SEPTEMBER 24, 1953
NEW YORK, Wednesday—I left Hyde Park early Monday morning, 7:30 in fact, with my son, Johnny. This enabled me to go to the apartment before I went downtown to get my hair done and I was on time for the first luncheon we have held in New York to try to acquaint people in New York with the work of the National Issues Committee.
So many strange ideas have grown up about this committee. Some people think it duplicates Americans for Democratic Action. It does nothing of the kind because ADA is a political group which intends to support the best candidates in the field for public office. The NIC does not support any candidates or any political party. It simply works with specialized groups to get out information on important issues such as education, health, power, social security, housing, etc.
We hope to have special committees in charge of these subjects on which experts will serve. We have on our NIC committee members of many of the organizations which specialize in these fields. They get out valuable information but unfortunately it is of a specialized nature and uses the language of the expert in that particular field, which is always difficult for the layman to understand. Therefore, we hope that these committees dealing with people who are familiar with publicity will get out material easy for the layman to read and perhaps in more condensed form than the specialists would feel proper when dealing solely with their own members.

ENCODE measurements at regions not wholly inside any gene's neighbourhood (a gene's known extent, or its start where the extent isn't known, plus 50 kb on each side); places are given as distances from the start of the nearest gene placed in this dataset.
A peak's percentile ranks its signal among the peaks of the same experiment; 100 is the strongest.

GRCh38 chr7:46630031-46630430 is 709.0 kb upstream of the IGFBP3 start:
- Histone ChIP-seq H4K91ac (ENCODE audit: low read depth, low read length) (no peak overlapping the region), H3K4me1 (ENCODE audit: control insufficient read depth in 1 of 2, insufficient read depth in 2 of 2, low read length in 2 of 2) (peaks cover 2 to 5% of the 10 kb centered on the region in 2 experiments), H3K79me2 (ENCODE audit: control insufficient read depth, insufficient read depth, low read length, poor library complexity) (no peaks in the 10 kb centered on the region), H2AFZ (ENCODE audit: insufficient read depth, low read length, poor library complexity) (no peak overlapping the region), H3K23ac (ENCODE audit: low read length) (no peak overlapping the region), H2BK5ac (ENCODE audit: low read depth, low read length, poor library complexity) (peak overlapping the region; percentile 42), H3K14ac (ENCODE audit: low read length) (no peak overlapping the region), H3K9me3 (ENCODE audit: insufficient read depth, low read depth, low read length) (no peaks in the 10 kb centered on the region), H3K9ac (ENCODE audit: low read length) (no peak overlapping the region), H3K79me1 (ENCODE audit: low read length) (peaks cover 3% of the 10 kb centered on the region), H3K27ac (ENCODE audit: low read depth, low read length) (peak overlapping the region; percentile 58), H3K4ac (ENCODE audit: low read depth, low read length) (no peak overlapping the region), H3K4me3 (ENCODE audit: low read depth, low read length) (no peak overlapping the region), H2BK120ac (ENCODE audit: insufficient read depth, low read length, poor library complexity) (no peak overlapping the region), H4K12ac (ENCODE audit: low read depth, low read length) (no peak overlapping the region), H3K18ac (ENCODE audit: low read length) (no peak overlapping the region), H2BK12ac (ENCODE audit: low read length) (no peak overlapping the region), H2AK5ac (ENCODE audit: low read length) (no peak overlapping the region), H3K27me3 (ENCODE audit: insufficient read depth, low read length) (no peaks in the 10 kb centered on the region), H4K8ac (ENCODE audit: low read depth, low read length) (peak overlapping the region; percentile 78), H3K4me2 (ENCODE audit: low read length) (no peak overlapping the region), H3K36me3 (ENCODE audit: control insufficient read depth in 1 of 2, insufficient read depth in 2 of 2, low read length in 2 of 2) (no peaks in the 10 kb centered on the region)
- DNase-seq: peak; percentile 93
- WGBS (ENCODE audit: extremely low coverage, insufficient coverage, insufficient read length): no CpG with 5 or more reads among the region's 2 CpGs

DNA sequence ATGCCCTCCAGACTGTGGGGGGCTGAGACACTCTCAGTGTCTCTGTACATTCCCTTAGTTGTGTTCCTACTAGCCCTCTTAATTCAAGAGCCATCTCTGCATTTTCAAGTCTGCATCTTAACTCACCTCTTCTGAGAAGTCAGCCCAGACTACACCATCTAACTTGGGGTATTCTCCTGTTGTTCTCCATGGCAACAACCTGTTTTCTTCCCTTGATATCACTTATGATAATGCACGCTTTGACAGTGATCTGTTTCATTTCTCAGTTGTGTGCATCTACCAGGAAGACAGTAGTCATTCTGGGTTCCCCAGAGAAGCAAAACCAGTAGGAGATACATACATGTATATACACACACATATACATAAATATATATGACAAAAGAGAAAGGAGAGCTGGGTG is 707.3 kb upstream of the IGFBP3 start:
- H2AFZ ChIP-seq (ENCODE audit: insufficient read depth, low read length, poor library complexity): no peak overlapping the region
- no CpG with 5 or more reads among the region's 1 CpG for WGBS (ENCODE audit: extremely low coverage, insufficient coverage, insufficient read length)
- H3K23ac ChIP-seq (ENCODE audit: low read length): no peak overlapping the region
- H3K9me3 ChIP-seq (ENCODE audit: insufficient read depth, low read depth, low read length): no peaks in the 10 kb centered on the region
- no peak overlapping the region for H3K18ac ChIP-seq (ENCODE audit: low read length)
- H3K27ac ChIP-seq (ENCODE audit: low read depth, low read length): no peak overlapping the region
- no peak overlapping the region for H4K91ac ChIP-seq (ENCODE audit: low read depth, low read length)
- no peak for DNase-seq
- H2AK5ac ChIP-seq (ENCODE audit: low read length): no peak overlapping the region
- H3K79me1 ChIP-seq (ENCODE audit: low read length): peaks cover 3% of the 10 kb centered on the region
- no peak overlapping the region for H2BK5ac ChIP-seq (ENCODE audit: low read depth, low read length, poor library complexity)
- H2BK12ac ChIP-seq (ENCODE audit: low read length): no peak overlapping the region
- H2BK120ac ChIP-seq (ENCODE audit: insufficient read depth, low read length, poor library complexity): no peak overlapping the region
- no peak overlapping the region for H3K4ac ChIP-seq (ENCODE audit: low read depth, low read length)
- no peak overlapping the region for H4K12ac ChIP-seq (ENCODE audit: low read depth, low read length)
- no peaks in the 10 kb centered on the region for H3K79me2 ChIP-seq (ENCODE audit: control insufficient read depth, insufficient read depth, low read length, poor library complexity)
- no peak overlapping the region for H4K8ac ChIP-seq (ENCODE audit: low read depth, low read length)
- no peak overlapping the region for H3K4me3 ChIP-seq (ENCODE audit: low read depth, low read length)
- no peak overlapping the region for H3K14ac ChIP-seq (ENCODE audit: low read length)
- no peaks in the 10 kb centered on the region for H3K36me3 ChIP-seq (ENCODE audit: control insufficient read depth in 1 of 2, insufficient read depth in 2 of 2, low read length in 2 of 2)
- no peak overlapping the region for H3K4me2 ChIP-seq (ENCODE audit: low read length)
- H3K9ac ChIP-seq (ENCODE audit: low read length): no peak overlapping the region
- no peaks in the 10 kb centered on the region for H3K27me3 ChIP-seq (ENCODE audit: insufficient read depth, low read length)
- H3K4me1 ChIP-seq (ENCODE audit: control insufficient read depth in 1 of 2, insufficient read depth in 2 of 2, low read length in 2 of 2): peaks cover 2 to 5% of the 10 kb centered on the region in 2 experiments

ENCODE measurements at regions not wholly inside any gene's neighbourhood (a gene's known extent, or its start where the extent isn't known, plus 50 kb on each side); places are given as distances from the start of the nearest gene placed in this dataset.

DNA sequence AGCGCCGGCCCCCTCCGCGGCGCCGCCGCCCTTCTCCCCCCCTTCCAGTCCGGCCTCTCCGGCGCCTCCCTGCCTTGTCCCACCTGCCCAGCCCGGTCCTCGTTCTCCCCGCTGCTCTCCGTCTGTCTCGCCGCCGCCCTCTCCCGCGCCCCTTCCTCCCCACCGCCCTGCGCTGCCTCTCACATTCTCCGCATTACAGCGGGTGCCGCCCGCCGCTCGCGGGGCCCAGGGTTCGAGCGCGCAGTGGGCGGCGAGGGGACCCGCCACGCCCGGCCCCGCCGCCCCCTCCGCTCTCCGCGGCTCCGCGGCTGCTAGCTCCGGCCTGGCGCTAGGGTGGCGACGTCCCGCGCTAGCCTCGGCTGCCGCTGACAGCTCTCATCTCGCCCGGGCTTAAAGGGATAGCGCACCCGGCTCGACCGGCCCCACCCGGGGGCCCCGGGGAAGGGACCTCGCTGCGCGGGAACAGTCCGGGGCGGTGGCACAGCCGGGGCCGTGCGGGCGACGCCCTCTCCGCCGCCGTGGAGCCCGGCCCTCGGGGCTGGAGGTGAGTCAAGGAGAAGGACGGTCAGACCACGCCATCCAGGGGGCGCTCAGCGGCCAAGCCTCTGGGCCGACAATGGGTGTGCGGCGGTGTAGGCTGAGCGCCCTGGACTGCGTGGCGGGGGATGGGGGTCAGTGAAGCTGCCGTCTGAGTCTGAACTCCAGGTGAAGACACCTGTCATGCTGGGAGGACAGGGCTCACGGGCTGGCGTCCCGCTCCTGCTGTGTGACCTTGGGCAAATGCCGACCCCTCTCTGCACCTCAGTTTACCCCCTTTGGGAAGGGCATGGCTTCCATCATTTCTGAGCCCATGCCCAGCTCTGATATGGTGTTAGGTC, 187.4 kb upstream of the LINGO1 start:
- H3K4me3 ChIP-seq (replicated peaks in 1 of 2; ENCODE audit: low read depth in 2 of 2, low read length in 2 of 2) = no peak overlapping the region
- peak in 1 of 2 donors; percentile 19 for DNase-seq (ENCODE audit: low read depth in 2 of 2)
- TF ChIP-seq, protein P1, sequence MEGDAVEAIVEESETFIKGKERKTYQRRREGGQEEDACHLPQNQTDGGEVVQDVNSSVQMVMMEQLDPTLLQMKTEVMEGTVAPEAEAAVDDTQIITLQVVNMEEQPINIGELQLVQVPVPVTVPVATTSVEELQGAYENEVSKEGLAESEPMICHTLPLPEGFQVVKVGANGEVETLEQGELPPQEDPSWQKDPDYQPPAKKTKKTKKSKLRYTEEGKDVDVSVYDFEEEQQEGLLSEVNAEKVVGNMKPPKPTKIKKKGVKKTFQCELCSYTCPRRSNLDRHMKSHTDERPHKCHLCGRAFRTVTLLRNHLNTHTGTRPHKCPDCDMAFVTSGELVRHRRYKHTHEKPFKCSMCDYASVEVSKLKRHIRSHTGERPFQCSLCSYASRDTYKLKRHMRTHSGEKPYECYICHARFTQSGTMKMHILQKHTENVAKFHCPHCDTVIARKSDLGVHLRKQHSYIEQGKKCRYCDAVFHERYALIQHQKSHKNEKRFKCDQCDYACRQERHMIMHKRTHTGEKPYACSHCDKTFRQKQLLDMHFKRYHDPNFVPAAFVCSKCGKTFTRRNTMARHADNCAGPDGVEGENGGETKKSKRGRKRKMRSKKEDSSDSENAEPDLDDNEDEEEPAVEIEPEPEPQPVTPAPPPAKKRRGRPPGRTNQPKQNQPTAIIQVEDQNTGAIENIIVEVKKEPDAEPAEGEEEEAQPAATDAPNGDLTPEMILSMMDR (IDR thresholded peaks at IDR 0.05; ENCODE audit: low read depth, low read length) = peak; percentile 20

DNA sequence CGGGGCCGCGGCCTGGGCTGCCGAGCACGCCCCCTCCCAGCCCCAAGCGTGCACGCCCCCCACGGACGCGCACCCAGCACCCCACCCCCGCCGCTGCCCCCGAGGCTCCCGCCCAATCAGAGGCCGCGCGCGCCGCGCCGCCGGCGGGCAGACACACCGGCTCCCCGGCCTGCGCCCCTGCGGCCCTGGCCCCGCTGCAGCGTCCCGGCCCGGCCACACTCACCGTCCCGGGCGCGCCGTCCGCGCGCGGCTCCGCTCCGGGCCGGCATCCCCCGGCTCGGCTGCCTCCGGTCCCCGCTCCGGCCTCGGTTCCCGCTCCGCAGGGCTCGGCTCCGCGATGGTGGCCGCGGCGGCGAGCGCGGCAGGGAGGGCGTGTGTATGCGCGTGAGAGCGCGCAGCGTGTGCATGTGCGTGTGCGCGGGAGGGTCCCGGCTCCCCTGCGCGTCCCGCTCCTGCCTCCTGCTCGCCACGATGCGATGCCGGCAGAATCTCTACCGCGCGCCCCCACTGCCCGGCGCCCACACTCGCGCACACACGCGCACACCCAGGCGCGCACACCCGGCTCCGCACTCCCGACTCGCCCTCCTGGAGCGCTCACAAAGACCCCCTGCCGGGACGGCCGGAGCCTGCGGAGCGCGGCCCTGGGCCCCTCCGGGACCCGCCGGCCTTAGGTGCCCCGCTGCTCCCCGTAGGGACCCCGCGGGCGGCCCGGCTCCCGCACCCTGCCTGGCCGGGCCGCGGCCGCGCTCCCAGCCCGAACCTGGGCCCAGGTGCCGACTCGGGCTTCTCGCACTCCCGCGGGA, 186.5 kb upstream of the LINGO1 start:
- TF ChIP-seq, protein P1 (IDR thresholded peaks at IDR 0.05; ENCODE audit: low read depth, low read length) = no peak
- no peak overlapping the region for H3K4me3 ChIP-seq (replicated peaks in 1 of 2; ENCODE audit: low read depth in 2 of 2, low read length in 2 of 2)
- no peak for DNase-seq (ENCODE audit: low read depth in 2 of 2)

Our first activity is going to be a newsletter which will go to groups as we form them in different communities throughout the country. That will simply be a review of the news of the week with a back page devoted either to a particular region of interest, or to an article written by someone on a piece of news of particular interest to all groups. The rest of the letter will just be the highlights of the news, and I feel it will be a godsend to people who cannot cover all the newspapers.
There were a number of questions asked by people present at our luncheon and I thought the meeting particularly successful because it ended at exactly the time we said we would end. In fact, we were a few minutes ahead of time, and if anybody is familiar with how difficult it is to hold meetings on time, they will not only commend the Commodore Hotel which served a luncheon in record time, 35 minutes, but congratulate everyone of our speakers. They stayed within the space of time allotted to them.
As presiding officer, I think I had the easiest time that any presiding officer has ever had! I was grateful to all those who came and who seemed interested in this problem of getting objective, nonpartisan but liberal information to the people of the nation.